Henry Strock captures the scholastic honor medal. We were eager.
Seniors . . . l942 . . . we ride at the controls . . . trying to keep an even
keel in the rush of time and events. Hume Annan becomes Mirror editor . . .
Rose Lee Williams and Frances Rudd assume command of the Allegewi . . .
seven men are elected all-city football stars . . . a year of champions. Along
with skating parties . . . the V-Hop . . . football and basketball . . . junior-
senior prom . . . senior prom . . . "Arsenic and Old Lace" . . . we became
war-conscious. Civil air patrol . . . physical fitness . . . pre-flight aeronau-
tics . . . adoption of a Victory Corps program . . . all gear school life to a
Graduation . . . 1943 . . . another chapter . . . new characters and new
scenes . . . new thoughts and new deeds await our challenges. How shall
they be met? We cannot know . . . we do not know. . . .
Here we were when we first came here . . .
But oh look at us now . . .
We thought wefd never make
it, but here we are . . .
"Andy" . . . blonde, taciturn
Adonis . . . easily succumbs to the
arms of Morpheus when he's in an
academic atmosphere . . . Betty's
"Dopey" . . . conscientious, hard-
working, sincere editor . . . cau-
tious caretaker of Hi-Y funds . . .
cheerful pal . . . always ready to
be a plug for someonefs prank . . .
FLOYD BARTLETT A
"Chester" . . . willing worker . . .
tall, blonde . . . constant com-
panion of "Dopey" . . . bowling
addict . . . ideal bachelor. '
"MeatbaII" . . . dark, fun-loving
. . . never serious . . . always
"pulling" jokes . . . on football
and basketball squads . . . has
his serious moments.
IOSEPH BEAL I
"Sleepy" . . . spasmodically
awake . . . baritone jet-maker . . .
miniature Thomas Edison who ex-
pects to spark many a plug.
DONALD BECK I
"Dandy Don" . . . "Ace' . . .
tall, dark, husky athlete . . . came
to Alco in his senior year . . .
keeps everyone guessing on his
heart throbs-usually in hot water.
"Becky" . . . brunette . . . wil-
lowy Winterette . . . can laugh at
the driest jokes . , . loves Saturday
nights with the Navy.
"Bessie" . . . tall, English blonde
. . . makes music the love of
her life . . . looks forward to higher
training . . . ambitious student . . .
loves to cook and keep house.
"AI" . . . tall, serious, and sin-
cere . . . friendly hello greets all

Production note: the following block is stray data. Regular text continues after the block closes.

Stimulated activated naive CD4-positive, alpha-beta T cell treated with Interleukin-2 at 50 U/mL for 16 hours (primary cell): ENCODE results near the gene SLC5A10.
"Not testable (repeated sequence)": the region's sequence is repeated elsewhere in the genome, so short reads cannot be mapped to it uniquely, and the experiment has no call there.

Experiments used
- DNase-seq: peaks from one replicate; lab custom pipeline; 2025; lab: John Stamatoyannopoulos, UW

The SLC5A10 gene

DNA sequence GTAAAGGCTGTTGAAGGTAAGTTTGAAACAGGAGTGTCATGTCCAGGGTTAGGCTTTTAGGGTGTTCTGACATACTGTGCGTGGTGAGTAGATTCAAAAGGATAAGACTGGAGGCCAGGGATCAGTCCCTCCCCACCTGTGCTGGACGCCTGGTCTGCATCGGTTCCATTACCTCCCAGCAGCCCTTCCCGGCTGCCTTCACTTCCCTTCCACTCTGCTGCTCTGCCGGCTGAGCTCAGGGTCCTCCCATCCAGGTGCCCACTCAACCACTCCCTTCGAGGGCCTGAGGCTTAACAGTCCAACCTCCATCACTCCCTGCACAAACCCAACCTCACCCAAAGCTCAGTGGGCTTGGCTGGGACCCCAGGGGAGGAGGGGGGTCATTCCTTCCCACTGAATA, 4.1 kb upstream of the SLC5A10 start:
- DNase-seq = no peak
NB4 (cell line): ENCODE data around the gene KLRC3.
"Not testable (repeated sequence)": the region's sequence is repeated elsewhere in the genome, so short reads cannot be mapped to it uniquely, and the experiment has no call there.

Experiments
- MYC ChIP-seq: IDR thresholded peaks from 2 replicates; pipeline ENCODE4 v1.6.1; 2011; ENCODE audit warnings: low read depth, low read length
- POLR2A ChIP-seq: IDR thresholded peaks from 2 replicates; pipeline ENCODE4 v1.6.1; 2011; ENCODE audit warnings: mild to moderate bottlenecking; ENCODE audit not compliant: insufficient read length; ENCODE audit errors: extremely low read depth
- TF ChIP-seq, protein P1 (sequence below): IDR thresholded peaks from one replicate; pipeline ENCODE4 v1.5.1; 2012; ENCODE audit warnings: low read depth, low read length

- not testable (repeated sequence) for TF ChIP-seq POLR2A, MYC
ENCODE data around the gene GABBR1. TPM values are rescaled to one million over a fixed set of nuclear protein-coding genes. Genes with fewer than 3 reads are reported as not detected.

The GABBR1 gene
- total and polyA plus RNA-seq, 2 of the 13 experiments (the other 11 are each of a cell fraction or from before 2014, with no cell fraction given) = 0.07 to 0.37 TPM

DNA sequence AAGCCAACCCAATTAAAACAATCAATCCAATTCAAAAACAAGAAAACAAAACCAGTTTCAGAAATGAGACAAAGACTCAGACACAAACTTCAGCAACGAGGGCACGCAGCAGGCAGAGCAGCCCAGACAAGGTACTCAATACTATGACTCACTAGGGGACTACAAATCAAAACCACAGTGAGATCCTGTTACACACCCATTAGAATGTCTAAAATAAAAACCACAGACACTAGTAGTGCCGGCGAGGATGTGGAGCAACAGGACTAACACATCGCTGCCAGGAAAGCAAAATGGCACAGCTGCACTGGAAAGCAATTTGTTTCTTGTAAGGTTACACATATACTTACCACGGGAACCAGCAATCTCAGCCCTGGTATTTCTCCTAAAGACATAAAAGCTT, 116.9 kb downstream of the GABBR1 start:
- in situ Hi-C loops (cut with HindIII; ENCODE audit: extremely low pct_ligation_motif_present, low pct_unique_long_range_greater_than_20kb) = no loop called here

his friends . . . can be seen work-
ing hard at Murphy's on Saturday
. . . track fan.
"Baldy" . . . mechanical minded
. . . a big tease . . . studious . . .
wears a perpetual grin and tre-
quently gives in to hearty laughter.
"Honey" . . . always a smile . . .
has a lovely shoulder to cry on . . .
versatile male interests . . . finds
hers in Murphy's on Saturdays . . .
Ford's or Central at other times.
"Punkie" . . . Hospital Room's
Florence Nightengale . . . are you
kiddin'? . . . frequently seen at
Circle lnn . . . l-A classification.
"Brock" . . . swell personality
. . . very amiable . . . pleasing
smile . . . perfect example of con-
"Dave" . . . tall, with that clean
cut look . . . quiet smile conceals a
merry wit . . . conscientiously in-
spired . . . makes a lot ot noise
on his baritone horn.
"Buck" . . . terse and tuneful
majors in friends, minors in activi-
ties . . . flashy dresser . . . peren-
I. Andrews H. Annan' 1 F. Bartlett DT Basilio , I. Beal
D. Beck L. Beckman I. Bestwick A. Biggs E. Boch
B. Bowman A. Breese P. Brockey D. Browne P.. Buchanan
"Bet" . . . fashion firsts in hair
do's . . . good sport . . . genu-
ine warmth of feeling for everyone
. . . speedy speaker.
"Burkie" . . . short but sweet . . .
quiet and amiable . . . loves to
read and type . . . walks like a
movie star . . . definitely an in-
"Peggy" . . . linguistic aptitude
. . . quietly charming . . . never a
victim of procrastination . . . de-
pendable is the word for her . . .
Miss Moyer's apprentice . . .
Peggy's big brother . . . works
hard after school hours . . . does
his bit in defense work.
"Chip" . . . blonde and cheer-
ful . . . one of those quiet efficient
people . . . usually seen paired
with Alice . . . just recently be-
gan to notice men . . . has a pas-
sion tor doll clothes . . . never on
"Shorty" . . . comes to school
early just to watch the crowd go
by . . . not a care in the world . . .